You know, I won’t bother asking here. Props: Cagewall.com
You probably noticed this, but we usually lead off weekend coverage with event aftermath articles – especially the day after a UFC event. Today, not only did we lead off with a story about Cro Cop playing basketball, but honestly, we considered not writing an aftermath at all for this card. With nothing significant on the line, a total lack of Bruce Buffer and no especially memorable finishes, it’s hard to really say too much about last night’s UFC on FX: Sotiropoulos vs. Pearson.
In the main event, Ross Pearson looked good in his return to lightweight. His boxing proved to be too much for Sotiropoulos throughout the fight, as Pearson eventually scored the TKO in round three. Not a bad fight by any means, but not especially memorable, either. Sotiropoulos has now lost three straight, with his last victory being a submission over Joe Lauzon back in 2010. And Pearson? Well, he won. I was going to write that he reestablished his place in the lightweight division, but he was never more than a mid-tier fighter in arguably the UFC’s deepest talent pool in the first place.
This concern over the lack of significance in the division leads directly into the TUF Smashes finals. I’m not saying that the Smashes winners Norman Parke and Robert Whittaker looked bad last night, as they didn’t. Nor will I say that their fights were boring to sit through – I actually think Whittaker vs. Scott deserved Fight of the Night honors. Rather, I simply don’t see either fighter having any sort of relevant future in the UFC.
As mentioned earlier, the lightweight division is simply too deep for Norman Parke to make any sort of meaningful impact at this stage in his career. He’ll enjoy the mandatory post-TUF tomato can, but with the division being so competitive, the honeymoon phase won’t last. While Colin Fletcher may have been too busy looking for some new, terrifying shades of clown make-up to learn how to sprawl, the rest of the lightweight division won’t be taken down as easily. Likewise, the welterweight division may not be as stacked, but it’s certainly top-heavy enough to prevent Robert Whittaker from gaining immediate relevance.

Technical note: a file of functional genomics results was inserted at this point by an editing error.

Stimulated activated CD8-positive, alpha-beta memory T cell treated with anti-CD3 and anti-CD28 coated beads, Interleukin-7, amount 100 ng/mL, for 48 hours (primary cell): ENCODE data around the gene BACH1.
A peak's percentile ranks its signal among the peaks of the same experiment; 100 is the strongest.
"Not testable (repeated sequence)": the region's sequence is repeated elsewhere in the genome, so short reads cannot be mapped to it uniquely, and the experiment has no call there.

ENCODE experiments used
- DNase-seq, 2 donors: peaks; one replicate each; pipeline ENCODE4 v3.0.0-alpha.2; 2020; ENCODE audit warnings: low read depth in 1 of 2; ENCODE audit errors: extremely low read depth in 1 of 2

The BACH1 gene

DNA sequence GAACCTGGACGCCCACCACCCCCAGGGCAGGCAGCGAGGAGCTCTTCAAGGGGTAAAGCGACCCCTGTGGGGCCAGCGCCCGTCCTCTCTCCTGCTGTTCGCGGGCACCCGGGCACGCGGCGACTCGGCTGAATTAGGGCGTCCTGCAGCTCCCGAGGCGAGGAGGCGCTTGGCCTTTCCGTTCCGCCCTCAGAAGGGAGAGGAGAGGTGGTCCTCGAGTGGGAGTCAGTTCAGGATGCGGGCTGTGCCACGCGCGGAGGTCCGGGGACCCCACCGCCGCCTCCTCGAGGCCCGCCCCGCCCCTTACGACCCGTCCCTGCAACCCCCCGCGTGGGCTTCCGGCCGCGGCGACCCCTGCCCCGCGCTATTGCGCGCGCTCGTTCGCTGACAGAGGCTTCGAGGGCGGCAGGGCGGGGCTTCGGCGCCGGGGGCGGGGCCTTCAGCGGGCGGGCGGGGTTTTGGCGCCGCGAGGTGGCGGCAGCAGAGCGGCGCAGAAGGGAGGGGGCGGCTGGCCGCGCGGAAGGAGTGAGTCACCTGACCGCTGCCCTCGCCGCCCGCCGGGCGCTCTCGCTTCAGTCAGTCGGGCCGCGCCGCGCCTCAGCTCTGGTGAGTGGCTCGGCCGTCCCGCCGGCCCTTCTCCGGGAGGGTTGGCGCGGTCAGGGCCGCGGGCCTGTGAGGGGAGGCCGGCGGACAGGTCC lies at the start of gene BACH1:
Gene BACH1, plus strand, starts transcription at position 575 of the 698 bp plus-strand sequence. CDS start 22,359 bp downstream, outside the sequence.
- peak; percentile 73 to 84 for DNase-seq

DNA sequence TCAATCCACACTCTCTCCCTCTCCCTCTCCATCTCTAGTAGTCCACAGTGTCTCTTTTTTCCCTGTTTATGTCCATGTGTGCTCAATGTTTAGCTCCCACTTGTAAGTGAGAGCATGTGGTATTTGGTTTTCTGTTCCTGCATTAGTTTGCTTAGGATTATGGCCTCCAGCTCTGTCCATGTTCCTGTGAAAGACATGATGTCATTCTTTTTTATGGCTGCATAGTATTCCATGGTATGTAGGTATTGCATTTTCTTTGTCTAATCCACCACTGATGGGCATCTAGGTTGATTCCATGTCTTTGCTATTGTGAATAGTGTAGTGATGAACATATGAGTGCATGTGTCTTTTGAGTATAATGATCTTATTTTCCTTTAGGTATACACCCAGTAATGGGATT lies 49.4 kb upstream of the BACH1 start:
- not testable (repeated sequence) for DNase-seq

In other words, don’t let the ”UFC on FX” label fool you. Last night’s card was very much a TUF Finale, and produced exactly what you would expect a TUF Finale to produce: Not much.
Perhaps the most relevant fight of the night kicked off the show, as Hector Lombard made a quick, brutal example out of Rousimar Palhares. The fight was everything we expected out of Lombard when he signed with the UFC - he was aggressive, he landed hard punches seemingly at will and was never in any real danger of losing this fight (or his ACL). The victory doesn’t entirely make up for his abysmal UFC debut, but it prevents him from being a total bust signing. He called out Bisping in the post-fight interview, but we’ll have to wait and see how Bisping fairs against Vitor Belfort before attempting to set that one up.
As for Paul Harris, I hate to say it, but the loss makes the Brazilian the scariest looking jobber on the UFC roster. His “heel hook anything standing in front of me” strategy may work against the lower end of the midleweight division, but against the more diverse, more talented middleweights, he’s clearly out of his league. I don’t see Palhares getting cut, but perennial undercard fighter isn’t too much better of a position to be in.
Fight of the Night went to Nick Penner vs. Cody Donovan, while Knockout of the Night went to Ben Alloway for his first round knockout over Manuel Rodriguez.
Ross Pearson def. George Sotiropoulos via TKO, 0:41 of Round Three
Robert Whittaker def. Brad Scott via unanimous decision
Norman Parke def. Colin Fletcher via unanimous decision
Hector Lombard def. Rousimar Palhares via KO, 3:38 of Round One
Chad Mendes def. Yaotzen Meza via TKO, 1:55 of Round One
Joey Beltran def. Igor Pokrajac via unanimous decision
Mike Pierce def. Seth Baczynski via unanimous decision
Ben Alloway def. Manuel Rodriguez via KO, 4:57 of Round One
Mike Wilkinson def. Brendan Loughnane via unanimous decision
Cody Donovan def. Nick Penner via TKO, 4:35 of Round One